Wednesday, April 18, 2012

When Does Cover-Up = Treason?

When powerful officials cover up their errors to protect themselves and that cover-up means not just the continuing deaths of both Americans and innocent foreign civilians but the worsening of the long-term situation and the undermining of national security, is there a point at which such a cover-up should be considered a sign of incompetence, a punishable offense, or even treason?

Pentagon is suppressing an unclassified report by a Pentagon investigator just back from Afghanistan that charges, according to its unofficial version published in Rolling Stone:
Senior ranking U.S. military leaders have so distorted the truth when communicating with the U.S. Congress and American people in regards to conditions on the ground in Afghanistan that the truth has become unrecognizable. This deception has damaged America’s credibility among both our allies and enemies, severely limiting our ability to reach a political solution to the war in Afghanistan....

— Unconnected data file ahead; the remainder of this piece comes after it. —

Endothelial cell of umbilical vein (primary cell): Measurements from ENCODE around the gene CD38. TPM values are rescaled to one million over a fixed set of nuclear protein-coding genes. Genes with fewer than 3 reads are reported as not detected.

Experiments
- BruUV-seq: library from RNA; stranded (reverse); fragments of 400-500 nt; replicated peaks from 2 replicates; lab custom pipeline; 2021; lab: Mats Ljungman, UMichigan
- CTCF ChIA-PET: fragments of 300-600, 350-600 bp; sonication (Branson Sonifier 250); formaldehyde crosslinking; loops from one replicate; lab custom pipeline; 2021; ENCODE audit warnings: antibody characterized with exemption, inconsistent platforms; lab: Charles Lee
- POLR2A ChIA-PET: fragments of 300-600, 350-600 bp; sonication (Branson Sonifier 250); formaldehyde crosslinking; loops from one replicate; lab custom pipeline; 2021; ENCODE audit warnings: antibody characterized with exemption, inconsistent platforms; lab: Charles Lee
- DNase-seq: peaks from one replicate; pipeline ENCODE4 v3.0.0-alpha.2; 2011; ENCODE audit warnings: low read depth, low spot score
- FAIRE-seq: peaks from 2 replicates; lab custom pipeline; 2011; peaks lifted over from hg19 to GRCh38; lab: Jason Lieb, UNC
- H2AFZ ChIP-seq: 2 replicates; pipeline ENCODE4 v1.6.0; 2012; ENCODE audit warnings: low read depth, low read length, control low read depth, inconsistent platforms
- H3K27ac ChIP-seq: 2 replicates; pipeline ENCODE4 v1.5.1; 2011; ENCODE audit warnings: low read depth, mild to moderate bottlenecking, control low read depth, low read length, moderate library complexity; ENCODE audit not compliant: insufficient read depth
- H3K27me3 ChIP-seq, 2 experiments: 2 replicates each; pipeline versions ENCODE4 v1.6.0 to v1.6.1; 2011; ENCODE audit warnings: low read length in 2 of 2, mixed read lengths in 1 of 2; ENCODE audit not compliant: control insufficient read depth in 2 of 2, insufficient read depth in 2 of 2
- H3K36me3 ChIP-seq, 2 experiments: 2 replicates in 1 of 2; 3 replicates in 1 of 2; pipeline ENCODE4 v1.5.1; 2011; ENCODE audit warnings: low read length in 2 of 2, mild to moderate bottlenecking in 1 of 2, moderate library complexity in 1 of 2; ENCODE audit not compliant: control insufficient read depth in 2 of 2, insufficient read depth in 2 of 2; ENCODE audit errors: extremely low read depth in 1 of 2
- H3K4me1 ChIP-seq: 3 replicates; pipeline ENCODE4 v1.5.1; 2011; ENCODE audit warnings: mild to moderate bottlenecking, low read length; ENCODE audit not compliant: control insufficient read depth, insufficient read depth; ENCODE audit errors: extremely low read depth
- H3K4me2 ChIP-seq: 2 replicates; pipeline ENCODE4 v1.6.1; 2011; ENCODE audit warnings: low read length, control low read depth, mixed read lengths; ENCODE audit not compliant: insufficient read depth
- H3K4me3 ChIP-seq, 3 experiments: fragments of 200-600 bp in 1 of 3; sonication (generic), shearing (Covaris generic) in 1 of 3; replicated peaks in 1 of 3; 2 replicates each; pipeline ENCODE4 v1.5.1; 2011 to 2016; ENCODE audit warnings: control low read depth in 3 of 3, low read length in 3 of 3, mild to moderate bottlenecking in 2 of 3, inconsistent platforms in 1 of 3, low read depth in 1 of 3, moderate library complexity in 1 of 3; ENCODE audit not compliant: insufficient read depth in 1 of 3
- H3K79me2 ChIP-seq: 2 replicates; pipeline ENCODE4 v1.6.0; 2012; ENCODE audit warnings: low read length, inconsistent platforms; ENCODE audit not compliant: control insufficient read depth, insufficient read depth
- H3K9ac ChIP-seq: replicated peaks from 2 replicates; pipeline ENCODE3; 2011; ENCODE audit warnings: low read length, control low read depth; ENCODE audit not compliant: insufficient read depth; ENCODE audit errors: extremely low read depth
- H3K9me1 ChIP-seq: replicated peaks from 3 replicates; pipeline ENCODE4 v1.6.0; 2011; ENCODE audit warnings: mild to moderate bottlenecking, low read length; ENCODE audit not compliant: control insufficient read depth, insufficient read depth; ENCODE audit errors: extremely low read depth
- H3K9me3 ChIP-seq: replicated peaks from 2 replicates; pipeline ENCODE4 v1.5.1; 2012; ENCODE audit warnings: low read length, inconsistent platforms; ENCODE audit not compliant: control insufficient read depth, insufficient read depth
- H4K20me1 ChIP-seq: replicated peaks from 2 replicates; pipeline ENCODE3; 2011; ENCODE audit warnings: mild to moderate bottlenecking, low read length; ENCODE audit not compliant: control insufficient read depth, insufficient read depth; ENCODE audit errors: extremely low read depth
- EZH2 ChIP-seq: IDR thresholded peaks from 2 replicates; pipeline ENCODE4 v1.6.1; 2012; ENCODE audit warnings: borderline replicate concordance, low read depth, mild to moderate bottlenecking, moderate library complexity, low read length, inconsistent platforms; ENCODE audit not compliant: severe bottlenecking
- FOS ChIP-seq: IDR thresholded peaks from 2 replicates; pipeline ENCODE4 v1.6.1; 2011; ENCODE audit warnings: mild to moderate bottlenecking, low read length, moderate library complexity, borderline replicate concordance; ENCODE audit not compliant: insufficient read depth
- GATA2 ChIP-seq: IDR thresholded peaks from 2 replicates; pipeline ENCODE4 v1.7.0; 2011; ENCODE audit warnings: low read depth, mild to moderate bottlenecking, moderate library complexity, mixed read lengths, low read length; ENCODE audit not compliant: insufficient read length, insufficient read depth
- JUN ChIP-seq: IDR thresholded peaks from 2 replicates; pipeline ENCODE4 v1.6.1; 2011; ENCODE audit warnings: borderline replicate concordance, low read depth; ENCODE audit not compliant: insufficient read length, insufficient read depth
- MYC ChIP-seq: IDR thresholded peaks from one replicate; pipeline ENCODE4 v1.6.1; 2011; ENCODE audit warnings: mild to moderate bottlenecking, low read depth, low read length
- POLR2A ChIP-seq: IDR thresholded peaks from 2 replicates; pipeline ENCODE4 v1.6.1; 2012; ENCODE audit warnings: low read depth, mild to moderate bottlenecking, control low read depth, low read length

the situation demonstrates a growing and expanding willingness on the part of our country’s senior military leaders to use “Information Operations” even on domestic audiences to manipulate the system in order to get what they want....
Without a change in our strategy in the field and a return to honest and frank public statements by our leaders, the likelihood of the United States Armed Forces suffering an eventual defeat in Afghanistan is very high.

Little wonder the Pentagon is suppressing this historic expose of Obama's misguided war: no sin is worse in Washington than embarrassing the big guys. My question is this:

How serious does a cover-up have to be for it to be considered treason?

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